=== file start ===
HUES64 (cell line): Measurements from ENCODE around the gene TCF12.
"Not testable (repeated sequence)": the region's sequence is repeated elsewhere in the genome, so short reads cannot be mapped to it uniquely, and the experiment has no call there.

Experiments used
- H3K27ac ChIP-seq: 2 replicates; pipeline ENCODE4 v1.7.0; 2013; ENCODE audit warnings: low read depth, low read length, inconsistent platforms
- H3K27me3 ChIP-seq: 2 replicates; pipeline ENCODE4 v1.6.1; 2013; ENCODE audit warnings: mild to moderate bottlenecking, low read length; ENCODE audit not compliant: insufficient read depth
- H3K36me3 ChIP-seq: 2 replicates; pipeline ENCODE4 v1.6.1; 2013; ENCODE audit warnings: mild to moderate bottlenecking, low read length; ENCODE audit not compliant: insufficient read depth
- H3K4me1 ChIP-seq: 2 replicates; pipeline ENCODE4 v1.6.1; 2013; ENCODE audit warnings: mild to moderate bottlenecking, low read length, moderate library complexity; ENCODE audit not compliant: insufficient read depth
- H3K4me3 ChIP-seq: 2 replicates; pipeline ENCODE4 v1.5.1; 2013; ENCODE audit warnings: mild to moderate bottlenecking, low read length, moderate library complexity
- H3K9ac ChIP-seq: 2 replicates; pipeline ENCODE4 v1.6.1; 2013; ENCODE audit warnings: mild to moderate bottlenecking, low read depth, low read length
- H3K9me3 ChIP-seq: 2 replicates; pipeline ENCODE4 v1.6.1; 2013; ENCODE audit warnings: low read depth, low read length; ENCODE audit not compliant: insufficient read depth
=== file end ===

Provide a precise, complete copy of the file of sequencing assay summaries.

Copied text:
HUES64 (cell line): Measurements from ENCODE around the gene TCF12.
"Not testable (repeated sequence)": the region's sequence is repeated elsewhere in the genome, so short reads cannot be mapped to it uniquely, and the experiment has no call there.

Experiments used
- H3K27ac ChIP-seq: 2 replicates; pipeline ENCODE4 v1.7.0; 2013; ENCODE audit warnings: low read depth, low read length, inconsistent platforms
- H3K27me3 ChIP-seq: 2 replicates; pipeline ENCODE4 v1.6.1; 2013; ENCODE audit warnings: mild to moderate bottlenecking, low read length; ENCODE audit not compliant: insufficient read depth
- H3K36me3 ChIP-seq: 2 replicates; pipeline ENCODE4 v1.6.1; 2013; ENCODE audit warnings: mild to moderate bottlenecking, low read length; ENCODE audit not compliant: insufficient read depth
- H3K4me1 ChIP-seq: 2 replicates; pipeline ENCODE4 v1.6.1; 2013; ENCODE audit warnings: mild to moderate bottlenecking, low read length, moderate library complexity; ENCODE audit not compliant: insufficient read depth
- H3K4me3 ChIP-seq: 2 replicates; pipeline ENCODE4 v1.5.1; 2013; ENCODE audit warnings: mild to moderate bottlenecking, low read length, moderate library complexity
- H3K9ac ChIP-seq: 2 replicates; pipeline ENCODE4 v1.6.1; 2013; ENCODE audit warnings: mild to moderate bottlenecking, low read depth, low read length
- H3K9me3 ChIP-seq: 2 replicates; pipeline ENCODE4 v1.6.1; 2013; ENCODE audit warnings: low read depth, low read length; ENCODE audit not compliant: insufficient read depth